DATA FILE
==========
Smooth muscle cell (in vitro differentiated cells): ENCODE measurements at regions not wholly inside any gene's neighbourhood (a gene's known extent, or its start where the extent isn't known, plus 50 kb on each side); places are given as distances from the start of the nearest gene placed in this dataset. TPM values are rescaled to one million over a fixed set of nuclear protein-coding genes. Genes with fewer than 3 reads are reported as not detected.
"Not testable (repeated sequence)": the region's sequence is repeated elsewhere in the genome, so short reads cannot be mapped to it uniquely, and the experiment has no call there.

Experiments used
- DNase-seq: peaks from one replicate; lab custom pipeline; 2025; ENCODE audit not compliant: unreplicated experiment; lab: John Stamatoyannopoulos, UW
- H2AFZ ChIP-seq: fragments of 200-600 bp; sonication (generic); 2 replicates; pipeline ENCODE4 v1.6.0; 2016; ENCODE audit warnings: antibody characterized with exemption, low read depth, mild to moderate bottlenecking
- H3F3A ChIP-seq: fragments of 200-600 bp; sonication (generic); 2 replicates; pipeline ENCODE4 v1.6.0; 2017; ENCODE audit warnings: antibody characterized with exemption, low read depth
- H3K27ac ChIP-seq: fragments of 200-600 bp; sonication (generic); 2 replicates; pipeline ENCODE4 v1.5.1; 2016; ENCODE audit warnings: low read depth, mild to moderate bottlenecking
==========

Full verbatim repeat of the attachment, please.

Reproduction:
Smooth muscle cell (in vitro differentiated cells): ENCODE measurements at regions not wholly inside any gene's neighbourhood (a gene's known extent, or its start where the extent isn't known, plus 50 kb on each side); places are given as distances from the start of the nearest gene placed in this dataset. TPM values are rescaled to one million over a fixed set of nuclear protein-coding genes. Genes with fewer than 3 reads are reported as not detected.
"Not testable (repeated sequence)": the region's sequence is repeated elsewhere in the genome, so short reads cannot be mapped to it uniquely, and the experiment has no call there.

Experiments used
- DNase-seq: peaks from one replicate; lab custom pipeline; 2025; ENCODE audit not compliant: unreplicated experiment; lab: John Stamatoyannopoulos, UW
- H2AFZ ChIP-seq: fragments of 200-600 bp; sonication (generic); 2 replicates; pipeline ENCODE4 v1.6.0; 2016; ENCODE audit warnings: antibody characterized with exemption, low read depth, mild to moderate bottlenecking
- H3F3A ChIP-seq: fragments of 200-600 bp; sonication (generic); 2 replicates; pipeline ENCODE4 v1.6.0; 2017; ENCODE audit warnings: antibody characterized with exemption, low read depth
- H3K27ac ChIP-seq: fragments of 200-600 bp; sonication (generic); 2 replicates; pipeline ENCODE4 v1.5.1; 2016; ENCODE audit warnings: low read depth, mild to moderate bottlenecking